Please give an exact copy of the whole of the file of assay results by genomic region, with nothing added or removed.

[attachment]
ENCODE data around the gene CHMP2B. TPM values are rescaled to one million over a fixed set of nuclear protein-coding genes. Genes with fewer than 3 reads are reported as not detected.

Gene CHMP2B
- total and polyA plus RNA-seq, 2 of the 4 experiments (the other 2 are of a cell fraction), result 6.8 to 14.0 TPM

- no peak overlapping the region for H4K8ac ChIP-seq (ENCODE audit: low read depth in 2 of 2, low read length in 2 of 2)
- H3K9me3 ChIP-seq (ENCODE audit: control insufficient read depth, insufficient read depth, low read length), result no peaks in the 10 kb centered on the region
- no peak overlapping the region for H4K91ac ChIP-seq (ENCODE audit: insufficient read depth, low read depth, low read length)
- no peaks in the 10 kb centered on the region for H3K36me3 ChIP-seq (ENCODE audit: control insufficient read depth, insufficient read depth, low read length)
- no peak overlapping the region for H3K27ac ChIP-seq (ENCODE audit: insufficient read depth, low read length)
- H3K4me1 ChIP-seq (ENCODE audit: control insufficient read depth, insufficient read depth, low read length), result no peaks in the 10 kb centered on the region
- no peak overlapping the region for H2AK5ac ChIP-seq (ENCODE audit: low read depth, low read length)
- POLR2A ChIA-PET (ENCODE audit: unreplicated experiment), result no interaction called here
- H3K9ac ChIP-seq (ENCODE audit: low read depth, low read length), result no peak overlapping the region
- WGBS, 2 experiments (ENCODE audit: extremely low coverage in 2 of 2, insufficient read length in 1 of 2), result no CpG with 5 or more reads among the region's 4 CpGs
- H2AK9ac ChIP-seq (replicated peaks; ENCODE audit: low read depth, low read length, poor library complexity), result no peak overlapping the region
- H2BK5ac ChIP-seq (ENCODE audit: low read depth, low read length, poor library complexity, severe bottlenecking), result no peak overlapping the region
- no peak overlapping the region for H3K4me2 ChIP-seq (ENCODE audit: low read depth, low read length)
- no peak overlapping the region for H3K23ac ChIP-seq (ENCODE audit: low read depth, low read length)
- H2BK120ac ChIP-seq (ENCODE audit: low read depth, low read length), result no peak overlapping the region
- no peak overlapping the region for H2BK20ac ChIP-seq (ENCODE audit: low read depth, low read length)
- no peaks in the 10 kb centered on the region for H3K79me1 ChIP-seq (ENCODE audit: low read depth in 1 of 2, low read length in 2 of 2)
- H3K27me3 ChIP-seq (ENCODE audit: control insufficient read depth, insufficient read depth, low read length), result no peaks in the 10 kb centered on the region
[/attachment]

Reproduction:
ENCODE data around the gene CHMP2B. TPM values are rescaled to one million over a fixed set of nuclear protein-coding genes. Genes with fewer than 3 reads are reported as not detected.

Gene CHMP2B
- total and polyA plus RNA-seq, 2 of the 4 experiments (the other 2 are of a cell fraction), result 6.8 to 14.0 TPM

- no peak overlapping the region for H4K8ac ChIP-seq (ENCODE audit: low read depth in 2 of 2, low read length in 2 of 2)
- H3K9me3 ChIP-seq (ENCODE audit: control insufficient read depth, insufficient read depth, low read length), result no peaks in the 10 kb centered on the region
- no peak overlapping the region for H4K91ac ChIP-seq (ENCODE audit: insufficient read depth, low read depth, low read length)
- no peaks in the 10 kb centered on the region for H3K36me3 ChIP-seq (ENCODE audit: control insufficient read depth, insufficient read depth, low read length)
- no peak overlapping the region for H3K27ac ChIP-seq (ENCODE audit: insufficient read depth, low read length)
- H3K4me1 ChIP-seq (ENCODE audit: control insufficient read depth, insufficient read depth, low read length), result no peaks in the 10 kb centered on the region
- no peak overlapping the region for H2AK5ac ChIP-seq (ENCODE audit: low read depth, low read length)
- POLR2A ChIA-PET (ENCODE audit: unreplicated experiment), result no interaction called here
- H3K9ac ChIP-seq (ENCODE audit: low read depth, low read length), result no peak overlapping the region
- WGBS, 2 experiments (ENCODE audit: extremely low coverage in 2 of 2, insufficient read length in 1 of 2), result no CpG with 5 or more reads among the region's 4 CpGs
- H2AK9ac ChIP-seq (replicated peaks; ENCODE audit: low read depth, low read length, poor library complexity), result no peak overlapping the region
- H2BK5ac ChIP-seq (ENCODE audit: low read depth, low read length, poor library complexity, severe bottlenecking), result no peak overlapping the region
- no peak overlapping the region for H3K4me2 ChIP-seq (ENCODE audit: low read depth, low read length)
- no peak overlapping the region for H3K23ac ChIP-seq (ENCODE audit: low read depth, low read length)
- H2BK120ac ChIP-seq (ENCODE audit: low read depth, low read length), result no peak overlapping the region
- no peak overlapping the region for H2BK20ac ChIP-seq (ENCODE audit: low read depth, low read length)
- no peaks in the 10 kb centered on the region for H3K79me1 ChIP-seq (ENCODE audit: low read depth in 1 of 2, low read length in 2 of 2)
- H3K27me3 ChIP-seq (ENCODE audit: control insufficient read depth, insufficient read depth, low read length), result no peaks in the 10 kb centered on the region